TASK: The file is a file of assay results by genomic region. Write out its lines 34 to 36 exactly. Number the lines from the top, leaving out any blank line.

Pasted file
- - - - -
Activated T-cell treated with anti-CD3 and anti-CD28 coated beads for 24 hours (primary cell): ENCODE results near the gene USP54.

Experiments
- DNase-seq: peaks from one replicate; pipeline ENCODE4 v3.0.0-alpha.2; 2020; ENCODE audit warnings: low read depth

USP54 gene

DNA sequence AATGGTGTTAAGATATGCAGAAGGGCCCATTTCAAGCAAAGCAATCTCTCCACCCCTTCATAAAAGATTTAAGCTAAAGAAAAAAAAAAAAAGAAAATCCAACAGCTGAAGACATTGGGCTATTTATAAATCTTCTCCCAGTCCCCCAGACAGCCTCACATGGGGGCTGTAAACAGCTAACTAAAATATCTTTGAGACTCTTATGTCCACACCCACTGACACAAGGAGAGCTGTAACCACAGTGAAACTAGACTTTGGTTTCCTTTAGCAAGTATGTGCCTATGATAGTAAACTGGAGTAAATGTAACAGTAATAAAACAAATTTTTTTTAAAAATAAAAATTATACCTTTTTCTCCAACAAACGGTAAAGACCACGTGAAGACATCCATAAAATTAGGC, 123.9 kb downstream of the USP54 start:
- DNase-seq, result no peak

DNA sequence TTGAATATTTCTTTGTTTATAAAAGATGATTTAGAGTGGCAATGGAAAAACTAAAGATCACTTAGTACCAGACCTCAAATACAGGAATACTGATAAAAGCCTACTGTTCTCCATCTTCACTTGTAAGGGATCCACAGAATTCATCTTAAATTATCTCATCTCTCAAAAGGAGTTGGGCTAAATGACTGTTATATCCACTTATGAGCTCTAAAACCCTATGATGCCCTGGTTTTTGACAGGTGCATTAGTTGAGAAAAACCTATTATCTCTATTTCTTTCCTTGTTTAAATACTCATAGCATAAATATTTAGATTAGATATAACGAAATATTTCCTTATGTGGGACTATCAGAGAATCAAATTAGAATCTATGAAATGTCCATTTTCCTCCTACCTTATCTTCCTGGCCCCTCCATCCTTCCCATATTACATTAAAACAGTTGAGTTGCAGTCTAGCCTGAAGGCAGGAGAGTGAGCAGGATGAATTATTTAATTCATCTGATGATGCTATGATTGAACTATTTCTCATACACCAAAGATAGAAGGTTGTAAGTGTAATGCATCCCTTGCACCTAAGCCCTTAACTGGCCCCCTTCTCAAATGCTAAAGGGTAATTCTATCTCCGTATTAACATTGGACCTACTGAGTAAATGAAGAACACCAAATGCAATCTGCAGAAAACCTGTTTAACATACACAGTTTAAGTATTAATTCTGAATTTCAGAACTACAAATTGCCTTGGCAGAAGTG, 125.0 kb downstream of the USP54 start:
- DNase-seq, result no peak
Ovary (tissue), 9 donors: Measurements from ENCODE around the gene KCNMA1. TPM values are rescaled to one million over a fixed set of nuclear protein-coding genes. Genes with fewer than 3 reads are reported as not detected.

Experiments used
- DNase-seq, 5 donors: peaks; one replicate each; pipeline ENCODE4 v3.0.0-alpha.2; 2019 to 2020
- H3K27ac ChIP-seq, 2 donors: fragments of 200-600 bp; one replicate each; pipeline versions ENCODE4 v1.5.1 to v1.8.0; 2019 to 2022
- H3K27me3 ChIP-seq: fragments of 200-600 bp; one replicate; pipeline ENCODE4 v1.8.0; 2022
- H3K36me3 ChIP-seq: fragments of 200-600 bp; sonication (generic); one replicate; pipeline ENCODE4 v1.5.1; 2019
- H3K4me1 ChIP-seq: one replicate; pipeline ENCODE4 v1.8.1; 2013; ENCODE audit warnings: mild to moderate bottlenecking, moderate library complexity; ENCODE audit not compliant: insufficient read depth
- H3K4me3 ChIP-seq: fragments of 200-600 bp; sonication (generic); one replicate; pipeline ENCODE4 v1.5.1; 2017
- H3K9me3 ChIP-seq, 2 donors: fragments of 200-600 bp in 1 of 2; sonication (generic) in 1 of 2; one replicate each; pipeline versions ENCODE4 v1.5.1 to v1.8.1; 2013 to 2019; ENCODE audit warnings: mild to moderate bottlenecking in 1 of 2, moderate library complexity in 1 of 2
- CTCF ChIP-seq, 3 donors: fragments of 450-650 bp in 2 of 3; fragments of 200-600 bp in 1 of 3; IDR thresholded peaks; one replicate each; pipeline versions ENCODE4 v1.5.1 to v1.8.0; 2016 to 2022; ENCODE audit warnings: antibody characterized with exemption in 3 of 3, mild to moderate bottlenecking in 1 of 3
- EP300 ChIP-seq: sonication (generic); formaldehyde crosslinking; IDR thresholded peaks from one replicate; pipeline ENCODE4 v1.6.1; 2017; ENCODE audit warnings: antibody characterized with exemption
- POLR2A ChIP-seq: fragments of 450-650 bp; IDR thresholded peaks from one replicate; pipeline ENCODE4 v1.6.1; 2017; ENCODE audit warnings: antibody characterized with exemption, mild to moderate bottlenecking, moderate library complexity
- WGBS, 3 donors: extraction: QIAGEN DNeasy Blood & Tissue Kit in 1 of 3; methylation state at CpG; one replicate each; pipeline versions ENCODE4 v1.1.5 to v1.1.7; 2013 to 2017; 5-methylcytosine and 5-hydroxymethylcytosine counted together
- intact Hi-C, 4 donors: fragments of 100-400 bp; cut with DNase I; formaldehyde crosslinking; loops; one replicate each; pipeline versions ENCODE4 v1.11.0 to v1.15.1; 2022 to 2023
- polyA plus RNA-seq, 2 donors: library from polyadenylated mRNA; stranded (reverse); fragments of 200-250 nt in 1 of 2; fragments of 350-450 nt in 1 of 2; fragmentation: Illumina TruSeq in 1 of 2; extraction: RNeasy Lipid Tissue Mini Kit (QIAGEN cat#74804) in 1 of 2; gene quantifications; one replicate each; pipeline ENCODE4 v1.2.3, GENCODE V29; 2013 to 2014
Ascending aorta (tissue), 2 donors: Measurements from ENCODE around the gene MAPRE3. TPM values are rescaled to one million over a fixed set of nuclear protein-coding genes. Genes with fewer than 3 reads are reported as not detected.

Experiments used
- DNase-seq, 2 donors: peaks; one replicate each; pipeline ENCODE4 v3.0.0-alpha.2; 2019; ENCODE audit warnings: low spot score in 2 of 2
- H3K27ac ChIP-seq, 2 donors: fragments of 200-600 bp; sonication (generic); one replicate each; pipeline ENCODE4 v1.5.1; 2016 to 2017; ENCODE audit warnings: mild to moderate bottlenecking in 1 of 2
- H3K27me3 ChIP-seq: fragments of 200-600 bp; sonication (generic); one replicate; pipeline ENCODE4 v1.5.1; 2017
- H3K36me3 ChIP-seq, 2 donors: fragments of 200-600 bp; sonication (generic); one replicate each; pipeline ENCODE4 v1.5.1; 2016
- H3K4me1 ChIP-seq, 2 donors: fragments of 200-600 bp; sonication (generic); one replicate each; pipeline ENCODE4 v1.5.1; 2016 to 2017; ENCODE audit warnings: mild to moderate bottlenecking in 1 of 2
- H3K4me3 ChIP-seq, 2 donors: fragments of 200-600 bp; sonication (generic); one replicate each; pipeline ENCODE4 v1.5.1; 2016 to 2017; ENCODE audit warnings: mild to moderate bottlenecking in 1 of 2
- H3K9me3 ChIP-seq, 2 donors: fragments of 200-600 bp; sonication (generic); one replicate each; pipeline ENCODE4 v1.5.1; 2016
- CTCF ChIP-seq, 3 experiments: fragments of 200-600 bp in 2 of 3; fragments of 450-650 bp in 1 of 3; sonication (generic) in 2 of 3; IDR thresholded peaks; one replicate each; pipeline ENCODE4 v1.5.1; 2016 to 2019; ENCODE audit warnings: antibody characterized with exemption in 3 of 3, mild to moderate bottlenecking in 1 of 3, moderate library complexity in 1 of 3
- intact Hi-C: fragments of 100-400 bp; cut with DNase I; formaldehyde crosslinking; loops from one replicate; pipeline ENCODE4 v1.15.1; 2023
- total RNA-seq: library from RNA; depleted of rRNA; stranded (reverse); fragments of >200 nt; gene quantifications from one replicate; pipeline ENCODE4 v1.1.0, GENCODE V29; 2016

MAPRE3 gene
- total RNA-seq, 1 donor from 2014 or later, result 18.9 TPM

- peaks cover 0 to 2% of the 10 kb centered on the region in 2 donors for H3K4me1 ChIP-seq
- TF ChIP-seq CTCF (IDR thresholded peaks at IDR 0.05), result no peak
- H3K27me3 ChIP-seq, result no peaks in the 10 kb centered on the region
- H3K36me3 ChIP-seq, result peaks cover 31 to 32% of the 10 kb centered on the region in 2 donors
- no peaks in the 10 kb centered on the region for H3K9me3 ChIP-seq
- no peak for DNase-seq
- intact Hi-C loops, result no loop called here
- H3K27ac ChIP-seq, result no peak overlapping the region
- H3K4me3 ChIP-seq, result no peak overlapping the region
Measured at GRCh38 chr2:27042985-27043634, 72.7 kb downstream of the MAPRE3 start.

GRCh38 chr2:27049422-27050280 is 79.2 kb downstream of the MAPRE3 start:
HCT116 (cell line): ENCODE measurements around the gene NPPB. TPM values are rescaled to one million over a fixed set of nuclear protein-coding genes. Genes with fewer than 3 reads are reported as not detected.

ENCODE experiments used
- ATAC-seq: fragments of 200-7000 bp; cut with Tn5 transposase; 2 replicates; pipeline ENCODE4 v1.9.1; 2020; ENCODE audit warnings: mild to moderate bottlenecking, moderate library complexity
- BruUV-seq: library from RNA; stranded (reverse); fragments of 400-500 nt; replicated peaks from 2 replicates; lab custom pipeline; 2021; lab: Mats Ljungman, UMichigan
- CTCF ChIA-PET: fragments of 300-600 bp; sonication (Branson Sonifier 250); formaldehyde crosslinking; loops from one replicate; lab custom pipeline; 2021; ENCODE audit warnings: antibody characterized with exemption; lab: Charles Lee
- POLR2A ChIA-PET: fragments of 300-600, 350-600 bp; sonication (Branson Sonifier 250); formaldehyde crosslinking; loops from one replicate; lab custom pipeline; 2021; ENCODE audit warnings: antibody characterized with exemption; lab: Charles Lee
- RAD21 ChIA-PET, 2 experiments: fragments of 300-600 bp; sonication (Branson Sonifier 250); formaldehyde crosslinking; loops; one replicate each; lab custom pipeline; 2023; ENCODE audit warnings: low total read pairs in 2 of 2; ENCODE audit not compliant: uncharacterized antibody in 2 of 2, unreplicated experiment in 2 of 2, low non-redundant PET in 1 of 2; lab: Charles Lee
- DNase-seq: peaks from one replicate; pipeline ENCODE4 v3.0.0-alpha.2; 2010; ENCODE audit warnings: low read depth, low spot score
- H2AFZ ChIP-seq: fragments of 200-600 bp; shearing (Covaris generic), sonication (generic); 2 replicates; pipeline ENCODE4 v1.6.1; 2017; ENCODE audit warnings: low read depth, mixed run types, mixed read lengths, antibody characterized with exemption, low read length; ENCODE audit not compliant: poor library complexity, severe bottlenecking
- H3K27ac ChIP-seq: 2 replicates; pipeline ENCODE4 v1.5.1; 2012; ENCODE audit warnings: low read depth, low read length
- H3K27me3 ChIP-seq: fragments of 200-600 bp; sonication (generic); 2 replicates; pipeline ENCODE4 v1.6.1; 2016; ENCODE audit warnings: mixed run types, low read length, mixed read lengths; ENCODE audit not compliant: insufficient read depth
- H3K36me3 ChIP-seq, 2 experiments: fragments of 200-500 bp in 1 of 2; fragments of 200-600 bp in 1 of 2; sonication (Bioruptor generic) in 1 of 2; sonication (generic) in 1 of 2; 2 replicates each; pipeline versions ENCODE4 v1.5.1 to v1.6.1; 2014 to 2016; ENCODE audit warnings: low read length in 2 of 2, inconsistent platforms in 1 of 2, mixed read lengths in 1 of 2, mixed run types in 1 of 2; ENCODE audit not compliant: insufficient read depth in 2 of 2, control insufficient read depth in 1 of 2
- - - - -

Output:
- intact Hi-C: fragments of 100-400 bp; cut with DNase I; formaldehyde crosslinking; loops from one replicate; pipeline ENCODE4 v1.15.1; 2023
- total RNA-seq: library from RNA; depleted of rRNA; stranded (reverse); fragments of >200 nt; gene quantifications from one replicate; pipeline ENCODE4 v1.1.0, GENCODE V29; 2016

MAPRE3 gene